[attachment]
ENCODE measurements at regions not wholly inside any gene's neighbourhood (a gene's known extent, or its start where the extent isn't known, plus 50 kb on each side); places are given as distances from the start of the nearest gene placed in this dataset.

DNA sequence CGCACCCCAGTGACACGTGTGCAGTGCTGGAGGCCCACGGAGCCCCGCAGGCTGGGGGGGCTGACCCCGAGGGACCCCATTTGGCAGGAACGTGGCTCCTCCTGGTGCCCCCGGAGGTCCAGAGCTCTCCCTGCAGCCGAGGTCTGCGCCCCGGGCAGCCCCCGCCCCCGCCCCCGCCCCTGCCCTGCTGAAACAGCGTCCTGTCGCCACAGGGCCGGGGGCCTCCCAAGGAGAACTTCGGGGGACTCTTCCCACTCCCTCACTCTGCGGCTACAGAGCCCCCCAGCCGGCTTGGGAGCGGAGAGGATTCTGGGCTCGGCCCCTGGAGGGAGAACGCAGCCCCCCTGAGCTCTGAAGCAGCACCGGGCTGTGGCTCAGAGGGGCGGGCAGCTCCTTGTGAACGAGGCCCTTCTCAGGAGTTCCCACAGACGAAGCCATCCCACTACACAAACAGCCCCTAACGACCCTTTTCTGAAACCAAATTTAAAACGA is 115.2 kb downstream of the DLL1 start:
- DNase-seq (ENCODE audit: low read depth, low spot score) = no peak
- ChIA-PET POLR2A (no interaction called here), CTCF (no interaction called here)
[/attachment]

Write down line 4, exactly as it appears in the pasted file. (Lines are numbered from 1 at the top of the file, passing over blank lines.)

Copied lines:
- ChIA-PET POLR2A (no interaction called here), CTCF (no interaction called here)